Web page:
Data is now at the core of Domino’s brand strategy, but it wasn’t being fully exploited until just a couple of years ago.
“The number one consideration for our brand is still ‘arrives hot’ – so if you get that wrong, you don’t have a brand,” said Domino’s CMO, Sarah Barron, at this month’s Festival of Marketing. “But we were, literally, not capitalising on this well of data that was sat underneath us.”
From the types of deals that tempt customers to buy, or what channels they most frequently use – Barron says that customer data is now invaluable for Domino’s, enabling the company to drive brand strategy, and increase key metrics such as lifetime value.
So what changes have Domino’s made in order to become data-focused, and what role does data play in sustaining the company’s success?
Becoming “the Netflix of pizza”
When she first joined Domino’s as CMO in 2020, Barron says that the company “had almost failed to realise that we were a data business.”
“Eighty five percent of our sales go through online, we’ve got 14 million actives, we have got 70 to 100,000 lines of data – we are fundamentally a data business, but we were acting just like a pizza business,” she said.
Shortly after recruiting Barron, Domino’s also hired digital director Nick Bamber, formerly of Missguided, who Barron says is someone who “really understood how to mine data, and said ‘right, this is a risk if we don’t capitalise on this – it is a massive source of competitive advantage.’”
“And that’s why we talk about being the Netflix of pizza throughout our business and externally as well,” said Barron. “We’ve already got Blockbuster… we want to be the Netflix of pizza.”
LTV for app users is 25% higher
With consumers increasingly searching for food online and via apps, the task for Domino’s was to go from simply delivering great pizza to capitalising on the data underneath, as well as to using language around data that everybody in the business – from franchisees to head office – could understand.
“Whether it’s the actives that we’ve got, new customers, how we are reactivating them, how we are stopping them from lapsing, how we are driving their frequency… that is what we surface in every single conversation,” said Barron, a topic she touched on recently on Marketing Week’s This Much I Learned podcast.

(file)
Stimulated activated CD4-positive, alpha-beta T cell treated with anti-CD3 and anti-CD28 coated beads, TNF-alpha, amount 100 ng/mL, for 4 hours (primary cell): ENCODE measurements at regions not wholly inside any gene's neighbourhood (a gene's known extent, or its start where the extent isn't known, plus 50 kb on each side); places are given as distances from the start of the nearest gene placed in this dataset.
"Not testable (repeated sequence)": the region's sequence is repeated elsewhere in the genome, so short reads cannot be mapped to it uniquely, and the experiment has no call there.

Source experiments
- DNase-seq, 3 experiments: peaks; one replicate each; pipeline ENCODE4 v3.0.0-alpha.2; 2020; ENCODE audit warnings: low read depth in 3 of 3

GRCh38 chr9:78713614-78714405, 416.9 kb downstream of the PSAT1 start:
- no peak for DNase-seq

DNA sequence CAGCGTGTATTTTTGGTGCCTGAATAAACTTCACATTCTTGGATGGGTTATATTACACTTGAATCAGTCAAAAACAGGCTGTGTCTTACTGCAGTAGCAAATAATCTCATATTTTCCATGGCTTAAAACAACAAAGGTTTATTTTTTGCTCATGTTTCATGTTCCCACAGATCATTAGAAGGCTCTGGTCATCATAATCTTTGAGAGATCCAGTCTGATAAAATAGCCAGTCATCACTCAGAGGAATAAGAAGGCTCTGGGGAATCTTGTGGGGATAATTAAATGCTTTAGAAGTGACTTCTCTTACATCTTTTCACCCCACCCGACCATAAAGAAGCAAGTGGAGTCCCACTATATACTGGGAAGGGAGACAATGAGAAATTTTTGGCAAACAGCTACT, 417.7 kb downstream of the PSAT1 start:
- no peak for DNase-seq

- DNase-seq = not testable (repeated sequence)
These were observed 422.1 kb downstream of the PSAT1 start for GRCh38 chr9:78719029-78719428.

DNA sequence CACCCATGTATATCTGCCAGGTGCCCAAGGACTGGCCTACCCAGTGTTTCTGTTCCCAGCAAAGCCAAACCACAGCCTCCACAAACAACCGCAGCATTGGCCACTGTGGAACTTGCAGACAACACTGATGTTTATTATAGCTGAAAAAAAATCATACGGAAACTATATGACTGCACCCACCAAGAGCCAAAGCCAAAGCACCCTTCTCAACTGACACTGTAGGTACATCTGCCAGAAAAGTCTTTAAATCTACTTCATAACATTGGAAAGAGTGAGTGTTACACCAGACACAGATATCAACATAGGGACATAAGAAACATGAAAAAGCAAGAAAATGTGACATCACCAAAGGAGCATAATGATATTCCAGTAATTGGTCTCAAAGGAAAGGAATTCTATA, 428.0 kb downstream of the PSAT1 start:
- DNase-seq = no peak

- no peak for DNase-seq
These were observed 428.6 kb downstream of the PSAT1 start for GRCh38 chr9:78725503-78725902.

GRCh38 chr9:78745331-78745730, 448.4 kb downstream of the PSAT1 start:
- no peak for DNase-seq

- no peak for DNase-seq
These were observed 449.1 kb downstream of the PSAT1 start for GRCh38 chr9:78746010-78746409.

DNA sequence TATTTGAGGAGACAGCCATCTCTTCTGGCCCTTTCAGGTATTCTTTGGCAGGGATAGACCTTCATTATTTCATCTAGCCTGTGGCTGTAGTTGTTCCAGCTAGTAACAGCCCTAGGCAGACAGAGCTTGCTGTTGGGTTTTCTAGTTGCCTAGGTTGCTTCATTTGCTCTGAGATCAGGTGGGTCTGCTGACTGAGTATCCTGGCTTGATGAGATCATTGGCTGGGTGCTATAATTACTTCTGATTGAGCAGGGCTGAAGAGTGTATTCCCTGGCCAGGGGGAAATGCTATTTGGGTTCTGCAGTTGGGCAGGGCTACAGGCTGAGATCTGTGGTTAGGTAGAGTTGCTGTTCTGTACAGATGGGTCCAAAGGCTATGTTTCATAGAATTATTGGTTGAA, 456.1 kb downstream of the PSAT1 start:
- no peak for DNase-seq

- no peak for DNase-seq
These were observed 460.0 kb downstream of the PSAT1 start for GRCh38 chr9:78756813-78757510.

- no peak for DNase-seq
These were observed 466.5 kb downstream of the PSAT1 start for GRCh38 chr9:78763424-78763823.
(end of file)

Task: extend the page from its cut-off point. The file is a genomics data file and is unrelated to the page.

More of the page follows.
Customer cohort analysis also enables the company to look at customers over the longer term, which in turn informs business forecasting. Next, says Barron, comes channel strategy, which is all about asking the question: “Where do we need to get these customers to in order to extract the most value?”
For Domino’s, the answer is very clear cut.
“Every day now, it’s our app,” Barron stated. “The lifetime value of a customer when they’re on our app is 25% higher than any other customer. We as a business have gone hell for leather behind that objective: think about our customers, get them on the app. And we have seen some record changes in our numbers which I think is what is making people feel like we are future proofing the business.”
Impressively, 80% of Domino’s orders are now made through its app – an increase from 50% around 18 months ago.
“We’ve done that through deals that push them to the app, we’ve done that by making our experience when they get there much easier,” said Barron, also explaining how this cohort of customers tends to return and repeat purchase, too.
“You can see that the predicted lifetime value increases from those customers over time, and therefore we can statistically prove to our business that investing now to get those customers that are important to us onto our app will drive lifetime value – and that’s what informs business planning.”
Embedding a culture of testing, and backing up media spend
Another change for Domino’s has been in recruitment, with the creation of a ‘black-belt product team’ as Barron puts it.
“[People] that have worked in on-site ecommerce for many years, who know what they’re doing in this space, who are constantly multivariate testing different types of things on our app to optimise the experience and extract value.”
This testing doesn’t have to be complicated, either, she explained. “It’s the most basic things, like recommending a deal to [customers] when they land or when they’ve put stuff in their basket. Pop up a page that offers them other things that they can choose or that they might be interested in. We’re constantly testing and when we’ve got that customer onto the app, [it’s about] what conversations are we then having with them to make sure that we can extract the most value?”
This culture extends to media spend as well. The company uses a third-party media investment analysis model from Ebiquity, which Barron says is to ensure that “every penny is really well spent.”
“Any media plan we want to do, we push through them so that they can help us understand the long-term, and that is what’s really driven some significant increases for us in return on investment. Which again, just means I can stand up in front of the franchisees, and based on data and fact, say ‘we’re making your money work hard for you and therefore I would like to suggest that we spend more on this.’”